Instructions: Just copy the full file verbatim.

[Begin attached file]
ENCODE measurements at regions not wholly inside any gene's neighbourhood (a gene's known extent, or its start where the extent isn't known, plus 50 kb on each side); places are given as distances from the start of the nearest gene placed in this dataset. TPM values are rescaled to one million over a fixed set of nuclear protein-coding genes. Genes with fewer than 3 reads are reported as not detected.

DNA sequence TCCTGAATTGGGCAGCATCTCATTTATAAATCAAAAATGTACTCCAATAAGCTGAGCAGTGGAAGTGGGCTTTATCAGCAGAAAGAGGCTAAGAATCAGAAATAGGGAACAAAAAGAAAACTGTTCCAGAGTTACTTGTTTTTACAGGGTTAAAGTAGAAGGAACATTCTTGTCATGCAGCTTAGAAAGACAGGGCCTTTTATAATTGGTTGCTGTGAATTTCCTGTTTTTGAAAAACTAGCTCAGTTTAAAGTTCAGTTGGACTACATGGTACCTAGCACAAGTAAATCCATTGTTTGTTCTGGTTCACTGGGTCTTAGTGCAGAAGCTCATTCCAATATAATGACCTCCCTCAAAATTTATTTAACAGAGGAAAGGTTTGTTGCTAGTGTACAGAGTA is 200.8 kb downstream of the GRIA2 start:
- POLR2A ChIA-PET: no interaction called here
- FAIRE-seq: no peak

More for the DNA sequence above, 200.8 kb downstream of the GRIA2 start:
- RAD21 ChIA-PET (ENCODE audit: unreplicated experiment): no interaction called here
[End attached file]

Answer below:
ENCODE measurements at regions not wholly inside any gene's neighbourhood (a gene's known extent, or its start where the extent isn't known, plus 50 kb on each side); places are given as distances from the start of the nearest gene placed in this dataset. TPM values are rescaled to one million over a fixed set of nuclear protein-coding genes. Genes with fewer than 3 reads are reported as not detected.

DNA sequence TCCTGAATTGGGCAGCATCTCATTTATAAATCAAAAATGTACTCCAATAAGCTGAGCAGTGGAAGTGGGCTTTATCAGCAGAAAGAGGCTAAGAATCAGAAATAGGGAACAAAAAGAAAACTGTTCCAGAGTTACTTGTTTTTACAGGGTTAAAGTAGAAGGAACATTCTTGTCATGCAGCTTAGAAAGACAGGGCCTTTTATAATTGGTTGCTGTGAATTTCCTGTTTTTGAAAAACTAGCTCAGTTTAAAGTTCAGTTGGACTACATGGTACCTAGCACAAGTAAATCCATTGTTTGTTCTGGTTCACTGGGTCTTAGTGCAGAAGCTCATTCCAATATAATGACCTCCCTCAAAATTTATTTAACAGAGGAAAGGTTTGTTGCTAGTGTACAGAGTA is 200.8 kb downstream of the GRIA2 start:
- POLR2A ChIA-PET: no interaction called here
- FAIRE-seq: no peak

More for the DNA sequence above, 200.8 kb downstream of the GRIA2 start:
- RAD21 ChIA-PET (ENCODE audit: unreplicated experiment): no interaction called here